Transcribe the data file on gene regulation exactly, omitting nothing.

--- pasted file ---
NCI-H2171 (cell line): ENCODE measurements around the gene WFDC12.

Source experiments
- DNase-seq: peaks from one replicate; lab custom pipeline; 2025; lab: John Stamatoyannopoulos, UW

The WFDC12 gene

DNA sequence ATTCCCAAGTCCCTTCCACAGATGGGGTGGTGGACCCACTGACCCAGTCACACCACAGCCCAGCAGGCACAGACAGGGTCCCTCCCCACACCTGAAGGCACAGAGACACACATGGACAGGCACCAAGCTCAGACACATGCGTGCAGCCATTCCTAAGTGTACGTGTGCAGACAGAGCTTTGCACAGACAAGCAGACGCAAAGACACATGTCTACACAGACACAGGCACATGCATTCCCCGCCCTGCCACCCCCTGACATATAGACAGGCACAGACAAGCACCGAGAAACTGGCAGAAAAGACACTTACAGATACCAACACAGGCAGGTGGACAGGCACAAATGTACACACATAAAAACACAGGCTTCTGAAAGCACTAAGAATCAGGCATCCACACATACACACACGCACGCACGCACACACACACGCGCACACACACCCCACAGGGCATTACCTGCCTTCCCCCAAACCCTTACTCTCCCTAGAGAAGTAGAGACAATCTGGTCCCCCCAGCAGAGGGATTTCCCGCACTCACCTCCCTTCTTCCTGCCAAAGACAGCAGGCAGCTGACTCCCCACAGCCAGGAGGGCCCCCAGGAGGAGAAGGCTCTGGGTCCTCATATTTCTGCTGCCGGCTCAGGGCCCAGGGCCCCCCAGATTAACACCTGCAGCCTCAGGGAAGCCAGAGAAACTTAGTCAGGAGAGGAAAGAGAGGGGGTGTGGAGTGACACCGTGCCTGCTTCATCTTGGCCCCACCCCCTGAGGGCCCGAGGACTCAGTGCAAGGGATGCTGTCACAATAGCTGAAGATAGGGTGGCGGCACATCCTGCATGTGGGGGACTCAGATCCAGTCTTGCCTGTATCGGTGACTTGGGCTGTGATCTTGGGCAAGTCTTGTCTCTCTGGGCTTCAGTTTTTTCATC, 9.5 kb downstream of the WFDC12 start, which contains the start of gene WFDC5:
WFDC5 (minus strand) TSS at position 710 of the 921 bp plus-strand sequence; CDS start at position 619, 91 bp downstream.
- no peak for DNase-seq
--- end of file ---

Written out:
NCI-H2171 (cell line): ENCODE measurements around the gene WFDC12.

Source experiments
- DNase-seq: peaks from one replicate; lab custom pipeline; 2025; lab: John Stamatoyannopoulos, UW

The WFDC12 gene

DNA sequence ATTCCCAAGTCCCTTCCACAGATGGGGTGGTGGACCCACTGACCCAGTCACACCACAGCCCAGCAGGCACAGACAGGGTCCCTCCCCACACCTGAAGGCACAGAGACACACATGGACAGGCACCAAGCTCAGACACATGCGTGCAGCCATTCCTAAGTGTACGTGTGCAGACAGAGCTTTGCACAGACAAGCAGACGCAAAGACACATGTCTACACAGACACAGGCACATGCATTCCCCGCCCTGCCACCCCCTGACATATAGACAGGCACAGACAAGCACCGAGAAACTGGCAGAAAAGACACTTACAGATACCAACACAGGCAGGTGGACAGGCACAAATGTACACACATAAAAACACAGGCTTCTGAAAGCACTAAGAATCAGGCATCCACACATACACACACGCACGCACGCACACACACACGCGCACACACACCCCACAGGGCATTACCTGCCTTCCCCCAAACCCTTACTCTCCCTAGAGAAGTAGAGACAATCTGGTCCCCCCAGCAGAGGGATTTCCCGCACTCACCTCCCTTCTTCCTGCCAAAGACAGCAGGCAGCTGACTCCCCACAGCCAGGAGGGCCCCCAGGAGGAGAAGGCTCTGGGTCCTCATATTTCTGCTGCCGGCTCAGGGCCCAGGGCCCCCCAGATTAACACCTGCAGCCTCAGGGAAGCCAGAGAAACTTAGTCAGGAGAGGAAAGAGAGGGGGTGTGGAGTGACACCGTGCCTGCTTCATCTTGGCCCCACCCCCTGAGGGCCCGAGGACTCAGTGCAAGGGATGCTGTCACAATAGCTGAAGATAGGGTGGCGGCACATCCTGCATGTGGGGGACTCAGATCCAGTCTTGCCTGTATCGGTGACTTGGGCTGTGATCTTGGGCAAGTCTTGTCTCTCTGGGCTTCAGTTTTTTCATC, 9.5 kb downstream of the WFDC12 start, which contains the start of gene WFDC5:
WFDC5 (minus strand) TSS at position 710 of the 921 bp plus-strand sequence; CDS start at position 619, 91 bp downstream.
- no peak for DNase-seq